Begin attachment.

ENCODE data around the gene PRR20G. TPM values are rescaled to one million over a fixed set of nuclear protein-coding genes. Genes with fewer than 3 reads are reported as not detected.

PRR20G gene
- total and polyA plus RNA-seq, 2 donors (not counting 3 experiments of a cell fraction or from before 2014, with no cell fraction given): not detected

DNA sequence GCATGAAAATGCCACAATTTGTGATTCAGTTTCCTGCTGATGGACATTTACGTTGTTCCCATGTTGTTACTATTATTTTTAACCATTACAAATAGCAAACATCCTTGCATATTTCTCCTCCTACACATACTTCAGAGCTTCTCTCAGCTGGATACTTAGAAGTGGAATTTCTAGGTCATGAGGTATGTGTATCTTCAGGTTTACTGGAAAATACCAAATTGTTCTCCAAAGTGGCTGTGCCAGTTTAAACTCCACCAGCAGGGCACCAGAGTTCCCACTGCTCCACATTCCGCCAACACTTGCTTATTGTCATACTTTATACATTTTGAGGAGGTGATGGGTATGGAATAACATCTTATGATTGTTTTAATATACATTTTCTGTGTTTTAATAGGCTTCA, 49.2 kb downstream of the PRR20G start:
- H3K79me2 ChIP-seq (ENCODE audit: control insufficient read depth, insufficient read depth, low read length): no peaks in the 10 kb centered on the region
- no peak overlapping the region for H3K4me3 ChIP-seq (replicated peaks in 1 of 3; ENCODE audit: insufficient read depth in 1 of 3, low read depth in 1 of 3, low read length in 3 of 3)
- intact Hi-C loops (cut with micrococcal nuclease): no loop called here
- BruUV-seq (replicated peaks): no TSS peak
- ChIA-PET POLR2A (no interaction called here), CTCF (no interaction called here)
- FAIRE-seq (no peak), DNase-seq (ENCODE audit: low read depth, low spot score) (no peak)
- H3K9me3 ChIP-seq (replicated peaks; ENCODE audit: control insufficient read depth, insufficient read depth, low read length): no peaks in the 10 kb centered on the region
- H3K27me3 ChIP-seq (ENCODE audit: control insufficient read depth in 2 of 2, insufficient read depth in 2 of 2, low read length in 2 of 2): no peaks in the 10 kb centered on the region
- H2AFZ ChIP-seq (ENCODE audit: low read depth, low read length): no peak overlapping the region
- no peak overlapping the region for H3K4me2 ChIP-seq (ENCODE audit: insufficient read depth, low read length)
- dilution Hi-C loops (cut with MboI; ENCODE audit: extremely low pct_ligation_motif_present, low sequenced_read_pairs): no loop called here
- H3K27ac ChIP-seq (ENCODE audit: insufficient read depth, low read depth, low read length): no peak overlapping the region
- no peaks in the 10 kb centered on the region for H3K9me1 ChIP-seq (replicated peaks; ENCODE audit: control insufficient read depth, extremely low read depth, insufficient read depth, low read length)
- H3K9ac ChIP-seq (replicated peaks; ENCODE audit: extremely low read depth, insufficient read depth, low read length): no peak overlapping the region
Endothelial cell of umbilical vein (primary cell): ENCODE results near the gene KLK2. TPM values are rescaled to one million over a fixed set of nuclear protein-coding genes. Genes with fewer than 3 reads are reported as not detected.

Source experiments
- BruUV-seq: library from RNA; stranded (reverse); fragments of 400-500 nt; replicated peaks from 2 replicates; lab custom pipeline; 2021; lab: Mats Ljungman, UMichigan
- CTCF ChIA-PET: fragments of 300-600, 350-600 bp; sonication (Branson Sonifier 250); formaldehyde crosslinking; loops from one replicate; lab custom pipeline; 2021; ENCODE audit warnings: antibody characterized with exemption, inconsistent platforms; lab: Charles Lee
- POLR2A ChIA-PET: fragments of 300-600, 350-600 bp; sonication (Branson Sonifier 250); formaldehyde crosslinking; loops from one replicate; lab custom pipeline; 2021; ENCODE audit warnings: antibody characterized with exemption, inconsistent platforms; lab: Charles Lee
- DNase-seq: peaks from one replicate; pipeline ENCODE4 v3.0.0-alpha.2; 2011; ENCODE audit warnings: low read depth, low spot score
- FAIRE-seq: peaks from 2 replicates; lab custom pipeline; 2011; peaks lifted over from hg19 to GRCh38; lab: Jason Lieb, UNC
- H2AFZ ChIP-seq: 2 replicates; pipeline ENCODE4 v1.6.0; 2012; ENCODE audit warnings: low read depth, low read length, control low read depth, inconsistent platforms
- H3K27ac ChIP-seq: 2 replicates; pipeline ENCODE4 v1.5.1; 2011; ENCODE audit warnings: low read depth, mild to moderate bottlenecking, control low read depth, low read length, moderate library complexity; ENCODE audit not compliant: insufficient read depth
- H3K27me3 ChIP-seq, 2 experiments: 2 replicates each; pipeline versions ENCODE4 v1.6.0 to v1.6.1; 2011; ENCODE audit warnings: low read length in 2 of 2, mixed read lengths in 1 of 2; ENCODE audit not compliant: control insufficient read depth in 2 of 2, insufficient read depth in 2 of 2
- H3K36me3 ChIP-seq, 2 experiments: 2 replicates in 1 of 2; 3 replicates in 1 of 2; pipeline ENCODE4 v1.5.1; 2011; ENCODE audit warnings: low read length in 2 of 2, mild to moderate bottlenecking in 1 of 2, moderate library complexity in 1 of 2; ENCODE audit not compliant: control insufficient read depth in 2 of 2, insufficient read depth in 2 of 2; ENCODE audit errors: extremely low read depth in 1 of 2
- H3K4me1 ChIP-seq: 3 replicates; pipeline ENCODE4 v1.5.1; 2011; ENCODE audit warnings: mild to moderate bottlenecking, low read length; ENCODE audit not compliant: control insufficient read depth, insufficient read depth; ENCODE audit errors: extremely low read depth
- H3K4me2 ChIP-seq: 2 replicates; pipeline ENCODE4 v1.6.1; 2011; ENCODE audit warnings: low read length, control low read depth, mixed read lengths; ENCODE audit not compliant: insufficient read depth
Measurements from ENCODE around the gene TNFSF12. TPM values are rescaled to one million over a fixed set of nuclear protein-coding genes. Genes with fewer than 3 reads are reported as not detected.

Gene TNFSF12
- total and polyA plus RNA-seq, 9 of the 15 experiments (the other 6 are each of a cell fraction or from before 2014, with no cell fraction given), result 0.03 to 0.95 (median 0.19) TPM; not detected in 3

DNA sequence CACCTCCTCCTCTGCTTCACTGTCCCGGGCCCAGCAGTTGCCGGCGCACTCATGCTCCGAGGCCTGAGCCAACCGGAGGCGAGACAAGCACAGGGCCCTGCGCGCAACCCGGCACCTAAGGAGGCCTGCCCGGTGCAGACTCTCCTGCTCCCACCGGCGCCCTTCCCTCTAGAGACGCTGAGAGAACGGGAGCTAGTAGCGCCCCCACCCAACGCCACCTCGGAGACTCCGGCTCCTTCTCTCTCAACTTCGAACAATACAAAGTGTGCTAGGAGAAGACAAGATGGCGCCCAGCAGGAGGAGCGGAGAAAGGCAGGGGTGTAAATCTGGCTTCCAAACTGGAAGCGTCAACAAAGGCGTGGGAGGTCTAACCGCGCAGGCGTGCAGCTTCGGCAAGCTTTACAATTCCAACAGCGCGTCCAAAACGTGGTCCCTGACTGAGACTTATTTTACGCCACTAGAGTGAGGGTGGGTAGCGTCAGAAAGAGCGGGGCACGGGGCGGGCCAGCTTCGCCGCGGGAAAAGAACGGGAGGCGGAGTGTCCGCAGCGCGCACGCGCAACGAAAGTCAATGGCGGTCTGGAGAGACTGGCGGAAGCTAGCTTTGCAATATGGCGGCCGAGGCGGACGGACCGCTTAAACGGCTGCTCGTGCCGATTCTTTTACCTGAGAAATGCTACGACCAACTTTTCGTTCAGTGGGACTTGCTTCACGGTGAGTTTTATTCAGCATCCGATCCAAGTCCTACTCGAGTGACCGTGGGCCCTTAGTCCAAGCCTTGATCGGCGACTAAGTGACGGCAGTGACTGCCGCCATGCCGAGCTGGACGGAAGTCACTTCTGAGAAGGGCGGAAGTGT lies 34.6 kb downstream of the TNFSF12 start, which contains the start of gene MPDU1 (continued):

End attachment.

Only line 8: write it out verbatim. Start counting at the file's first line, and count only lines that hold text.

- BruUV-seq (replicated peaks): no TSS peak